Buildings represent habitats for microorganisms that can have direct or indirect effects on the quality of our living spaces, health, and well-being. Over the last ten years, new research has employed sophisticated tools, including DNA sequencing-based approaches, to study microbes found in buildings and the overall built environment. These investigations have catalyzed new insights into and questions about the microbes that surround us in our daily lives. The emergence of the “microbiology of the built environment” field has required bridging disciplines, including microbiology, ecology, building science, architecture, and engineering. Early insights have included a fuller characterization of sources of microbes within buildings, important processes that structure the distributions and abundances of microbes, and a greater appreciation of the role that occupants can have on indoor microbiology. This ongoing work has also demonstrated that traditional culture- and microscopy-based approaches for studying microbiology vastly underestimate the types and quantity of microbes present in environmental samples. We offer ten questions that highlight important lessons learned regarding the microbiology of buildings and suggest future areas of investigation.

Friday, September 2, 2016

New in Genome Announcements: 

Draft Genome Sequence of Methanohalophilus mahii Strain DAL1 Reconstructed from a Hydraulic Fracturing-Produced Water Metagenome

We report here the 1,882,100-bp draft genome sequence of Methanohalophilus mahii strain DAL1, recovered from Marcellus Shale hydraulic fracturing-produced water using metagenomic contig binning. Genome annotation revealed several key methanogenesis genes and provides valuable information on archaeal activity associated with hydraulic fracturing-produced water environments.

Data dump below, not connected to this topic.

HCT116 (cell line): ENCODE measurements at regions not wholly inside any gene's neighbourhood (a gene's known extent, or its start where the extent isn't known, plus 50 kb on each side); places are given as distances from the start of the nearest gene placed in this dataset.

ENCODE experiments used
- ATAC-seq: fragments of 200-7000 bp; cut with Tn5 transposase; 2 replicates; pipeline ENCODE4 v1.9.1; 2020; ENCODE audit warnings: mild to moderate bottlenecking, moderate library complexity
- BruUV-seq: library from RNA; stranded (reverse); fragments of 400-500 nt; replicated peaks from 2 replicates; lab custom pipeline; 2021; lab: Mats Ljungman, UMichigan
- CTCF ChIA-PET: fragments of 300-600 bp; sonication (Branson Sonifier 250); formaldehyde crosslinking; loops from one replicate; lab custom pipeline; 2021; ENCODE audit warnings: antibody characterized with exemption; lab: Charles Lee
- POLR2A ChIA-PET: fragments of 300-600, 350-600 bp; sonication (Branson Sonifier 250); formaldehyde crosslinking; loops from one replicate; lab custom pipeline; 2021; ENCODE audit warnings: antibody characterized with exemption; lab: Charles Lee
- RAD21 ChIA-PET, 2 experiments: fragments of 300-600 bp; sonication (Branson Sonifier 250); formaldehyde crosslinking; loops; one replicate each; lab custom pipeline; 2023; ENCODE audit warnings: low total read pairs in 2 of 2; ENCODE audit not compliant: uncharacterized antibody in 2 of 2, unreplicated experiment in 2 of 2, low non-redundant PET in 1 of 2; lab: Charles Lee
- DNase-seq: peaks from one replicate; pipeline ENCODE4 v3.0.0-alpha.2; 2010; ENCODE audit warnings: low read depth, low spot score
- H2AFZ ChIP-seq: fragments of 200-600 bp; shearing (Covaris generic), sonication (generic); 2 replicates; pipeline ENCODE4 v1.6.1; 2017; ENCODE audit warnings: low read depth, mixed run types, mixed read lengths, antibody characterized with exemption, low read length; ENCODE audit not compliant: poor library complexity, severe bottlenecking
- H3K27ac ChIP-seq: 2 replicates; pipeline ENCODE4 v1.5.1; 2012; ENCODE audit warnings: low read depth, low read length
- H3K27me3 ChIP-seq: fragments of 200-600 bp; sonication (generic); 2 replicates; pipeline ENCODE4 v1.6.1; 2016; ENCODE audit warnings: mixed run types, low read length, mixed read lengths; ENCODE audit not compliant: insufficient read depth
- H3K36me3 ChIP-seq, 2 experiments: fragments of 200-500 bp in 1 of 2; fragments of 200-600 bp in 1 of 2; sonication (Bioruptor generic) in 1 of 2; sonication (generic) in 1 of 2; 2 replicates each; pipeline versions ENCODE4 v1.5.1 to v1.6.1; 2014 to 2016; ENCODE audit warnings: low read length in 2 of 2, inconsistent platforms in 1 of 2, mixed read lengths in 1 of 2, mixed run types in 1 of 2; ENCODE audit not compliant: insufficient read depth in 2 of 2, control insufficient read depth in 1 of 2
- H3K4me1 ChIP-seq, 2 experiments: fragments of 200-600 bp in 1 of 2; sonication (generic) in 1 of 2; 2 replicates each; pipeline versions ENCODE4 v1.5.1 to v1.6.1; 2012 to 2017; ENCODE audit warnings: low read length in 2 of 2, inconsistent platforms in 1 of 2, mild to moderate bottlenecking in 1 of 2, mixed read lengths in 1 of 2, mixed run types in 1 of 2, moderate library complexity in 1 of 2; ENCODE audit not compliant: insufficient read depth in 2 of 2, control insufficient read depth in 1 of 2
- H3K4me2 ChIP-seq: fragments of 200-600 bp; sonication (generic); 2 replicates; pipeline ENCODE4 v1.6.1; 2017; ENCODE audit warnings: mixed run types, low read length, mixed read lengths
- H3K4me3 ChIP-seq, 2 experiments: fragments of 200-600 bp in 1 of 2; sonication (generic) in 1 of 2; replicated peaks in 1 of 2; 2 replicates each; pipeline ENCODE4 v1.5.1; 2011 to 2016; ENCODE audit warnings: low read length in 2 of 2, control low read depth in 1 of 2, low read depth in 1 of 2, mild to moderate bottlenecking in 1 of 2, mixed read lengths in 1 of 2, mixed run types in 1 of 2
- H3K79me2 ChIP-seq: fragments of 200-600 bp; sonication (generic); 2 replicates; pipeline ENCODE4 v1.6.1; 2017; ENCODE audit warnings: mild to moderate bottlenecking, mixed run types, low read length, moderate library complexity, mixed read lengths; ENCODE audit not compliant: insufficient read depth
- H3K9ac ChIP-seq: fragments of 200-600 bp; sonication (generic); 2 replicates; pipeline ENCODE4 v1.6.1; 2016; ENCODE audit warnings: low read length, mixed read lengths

Monday, July 25, 2016

New paper: Metatranscriptome analysis of active microbial communities in produced water samples from the Marcellus Shale


Controlling microbial activity is a primary concern during the management of the large volumes of wastewater (produced water) generated during high-volume hydraulic fracturing. In this study we analyzed the transcriptional activity (metatranscriptomes) of three produced water samples from the Marcellus Shale. The goal of this study was to describe active metabolic pathways of industrial concern for produced water management and reuse, and to improve understanding of produced water microbial activity. Metatranscriptome analysis revealed active biofilm formation, sulfide production, and stress management mechanisms of the produced water microbial communities. Biofilm-formation and sulfate-reduction pathways were identified in all samples. Genes related to a diverse array of stress response mechanisms were also identified with implications for biocide efficacy. Additionally, active expression of a methanogenesis pathway was identified in a sample of produced water collected prior to holding pond storage. The active microbial community identified by metatranscriptome analysis was markedly different than the community composition as identified by 16S rRNA sequencing, highlighting the value of evaluating the active microbial fraction during assessments of produced water biofouling potential and evaluation of biocide application strategies. These results indicate biofouling and corrosive microbial processes are active in produced water and should be taken into consideration while designing produced water reuse strategies.

Tuesday, May 31, 2016

Welcome undergrad summer researchers Cassandra, Marissa, and Nicole! Glad to have you!